An Interview with TV Presenter Konnie Huq

5 November 2018

At our incredible Knowledge Guild event we managed to steal five minutes of Konnie's time! We chatted to her about travel, charity work, and writing, thinking about how diversity plays a part in all areas. Konnie is part of a wealth of incredible projects, we wish we had more time to hear about them in more detail.

Hi Konnie! Could you tell us a bit about yourself?

Sure! I’m Konnie Kuq. I’m a TV presenter, broadcaster and also a writer.

You are the longest-serving female presenter on Blue Peter, a role which took you to some far-flung corners of the earth. How did travelling inform your view of diversity?

I did a lot of travelling in my years on Blue Peter! I remember really on I did a trip to Mozambique. It was trips like that that changed my whole view on everything, because it made me realise that I could have had such a different life. My parents were born in Bangladesh, so it is plausible that I could have been born in a village there. But life has twists of fate and I ended in the UK and following a different path. I put clothes on and I see ‘made in Bangladesh’ on the label, and I think about the possibility of working in a sweat shop making those clothes. On the Blue Peter trips, I reassessed everything and realised how lucky we are. You must grab every opportunity that life gives you, because it’s a lottery. We are lucky people to be in the situation we are in because there is always someone worse off.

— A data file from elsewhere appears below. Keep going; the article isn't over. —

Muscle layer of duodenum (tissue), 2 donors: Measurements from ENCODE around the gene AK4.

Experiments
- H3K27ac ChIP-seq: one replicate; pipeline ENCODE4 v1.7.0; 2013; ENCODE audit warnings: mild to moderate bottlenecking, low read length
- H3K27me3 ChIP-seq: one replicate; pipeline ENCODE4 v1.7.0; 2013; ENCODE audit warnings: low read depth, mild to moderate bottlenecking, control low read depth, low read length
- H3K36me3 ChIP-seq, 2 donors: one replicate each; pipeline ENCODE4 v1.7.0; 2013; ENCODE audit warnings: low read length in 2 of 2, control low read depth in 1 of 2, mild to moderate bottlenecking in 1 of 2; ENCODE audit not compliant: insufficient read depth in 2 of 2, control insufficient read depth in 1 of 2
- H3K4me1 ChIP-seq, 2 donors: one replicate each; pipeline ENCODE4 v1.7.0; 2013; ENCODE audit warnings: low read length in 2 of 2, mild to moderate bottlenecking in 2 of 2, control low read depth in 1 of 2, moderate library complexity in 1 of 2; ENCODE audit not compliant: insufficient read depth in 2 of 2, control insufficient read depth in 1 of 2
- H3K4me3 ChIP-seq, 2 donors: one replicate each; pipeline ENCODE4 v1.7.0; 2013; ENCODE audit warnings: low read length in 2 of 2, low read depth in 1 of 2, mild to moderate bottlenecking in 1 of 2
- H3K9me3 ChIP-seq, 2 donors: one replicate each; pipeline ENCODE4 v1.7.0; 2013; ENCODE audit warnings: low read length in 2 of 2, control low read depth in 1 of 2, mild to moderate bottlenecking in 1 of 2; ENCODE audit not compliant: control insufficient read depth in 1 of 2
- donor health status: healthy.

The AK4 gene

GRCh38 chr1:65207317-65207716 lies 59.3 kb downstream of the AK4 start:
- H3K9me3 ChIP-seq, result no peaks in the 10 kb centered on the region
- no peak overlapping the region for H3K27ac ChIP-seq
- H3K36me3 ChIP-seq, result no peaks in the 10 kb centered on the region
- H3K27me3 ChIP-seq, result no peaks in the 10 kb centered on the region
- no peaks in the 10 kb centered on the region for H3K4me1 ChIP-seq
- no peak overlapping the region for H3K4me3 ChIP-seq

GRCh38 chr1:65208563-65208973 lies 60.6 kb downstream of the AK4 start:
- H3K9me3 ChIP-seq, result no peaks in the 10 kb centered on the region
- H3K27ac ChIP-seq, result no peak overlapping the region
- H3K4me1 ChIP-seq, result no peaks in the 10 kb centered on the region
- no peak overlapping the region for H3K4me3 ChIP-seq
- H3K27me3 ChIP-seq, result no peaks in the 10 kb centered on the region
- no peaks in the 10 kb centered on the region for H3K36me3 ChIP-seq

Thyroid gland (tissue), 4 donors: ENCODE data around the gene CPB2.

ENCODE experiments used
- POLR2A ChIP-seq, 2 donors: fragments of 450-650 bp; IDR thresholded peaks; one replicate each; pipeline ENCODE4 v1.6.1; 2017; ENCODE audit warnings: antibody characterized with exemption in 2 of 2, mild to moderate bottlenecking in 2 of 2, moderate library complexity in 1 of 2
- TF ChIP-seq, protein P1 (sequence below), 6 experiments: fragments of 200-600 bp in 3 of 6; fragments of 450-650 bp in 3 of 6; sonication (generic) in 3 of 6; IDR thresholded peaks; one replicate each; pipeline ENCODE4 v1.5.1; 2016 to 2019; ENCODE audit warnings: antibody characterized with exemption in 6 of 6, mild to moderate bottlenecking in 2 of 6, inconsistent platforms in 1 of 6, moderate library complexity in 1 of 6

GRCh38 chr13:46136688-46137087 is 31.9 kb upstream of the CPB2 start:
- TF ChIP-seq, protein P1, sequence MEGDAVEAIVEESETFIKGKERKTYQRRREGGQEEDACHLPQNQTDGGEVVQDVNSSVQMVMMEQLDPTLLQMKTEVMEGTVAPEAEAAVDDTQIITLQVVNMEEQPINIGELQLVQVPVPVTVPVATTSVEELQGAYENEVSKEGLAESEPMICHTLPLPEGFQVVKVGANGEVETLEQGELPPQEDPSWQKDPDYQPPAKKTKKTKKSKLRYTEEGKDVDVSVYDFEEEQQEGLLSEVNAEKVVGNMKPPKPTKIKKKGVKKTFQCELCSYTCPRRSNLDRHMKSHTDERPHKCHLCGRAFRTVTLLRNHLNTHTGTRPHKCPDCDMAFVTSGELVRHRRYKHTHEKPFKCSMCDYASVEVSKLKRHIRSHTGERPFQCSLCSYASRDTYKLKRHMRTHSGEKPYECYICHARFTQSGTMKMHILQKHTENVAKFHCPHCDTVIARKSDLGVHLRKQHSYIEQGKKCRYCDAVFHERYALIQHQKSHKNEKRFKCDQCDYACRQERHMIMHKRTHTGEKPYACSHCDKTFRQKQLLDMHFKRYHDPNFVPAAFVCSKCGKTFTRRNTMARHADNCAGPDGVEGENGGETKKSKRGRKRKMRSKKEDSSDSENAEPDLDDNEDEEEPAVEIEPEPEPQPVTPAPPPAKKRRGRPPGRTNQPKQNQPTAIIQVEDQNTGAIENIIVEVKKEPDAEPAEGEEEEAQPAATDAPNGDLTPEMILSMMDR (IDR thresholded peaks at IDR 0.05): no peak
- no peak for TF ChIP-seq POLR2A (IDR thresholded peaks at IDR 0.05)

You are currently an ambassador for the Princes Trust and the British Asian Trust. Could you tell us a bit about these charities and your role?

I am a British Asian Trust ambassador and my role is to help raise awareness with issues of diversity and inclusivity. We look at how we can make a more progressive nation by just changing things at the micro level and how that can impact the macro level. British Asian Trust works with many different charities on initiatives both here at home and abroad to help raise awareness of the situation for ethic minorities and British Asians specifically.
The Princes Trust works with young people that often come from underprivileged backgrounds and helps them turn their lives around. There are many different programmes and initiatives that can help lift people out of a rut and give them a new lease of life. The work I do for them is very rewarding. Young people are tomorrow’s future. If you can change thinking, the lower down the pecking order you do it, the earlier you do it, the brighter tomorrow will be.

You have written your own children’s books where the character of Cookie is inspired by your own background. Could you tell us a bit about this?

The character of Cookie is inspired by my own background and the work I do. I do a lot of work with STEM initiatives, for instance the Institute of Engineering and Technology. What I always find really interesting is that my parents really wanted me to go to into science. I did love the sciences, but I have also always loved the arts. I have always felt a bit torn between the two. But, I think more and more in society today, we are realising that you can marry the two. This is something I explore through the character of Cookie. I also noticed that lots of children’s books have a male protagonist and there aren’t many about females. It’s about inclusivity, changing perceptions, and we must engage the next generation while they are young.

And finally, what is next for you?

I will be pushing the books! But I also have a podcast coming out with the BBC, and a few other things in the pipeline…

For further information, to book Konnie or another speaker, call us on +44 (0)20 7607 7070  or email .

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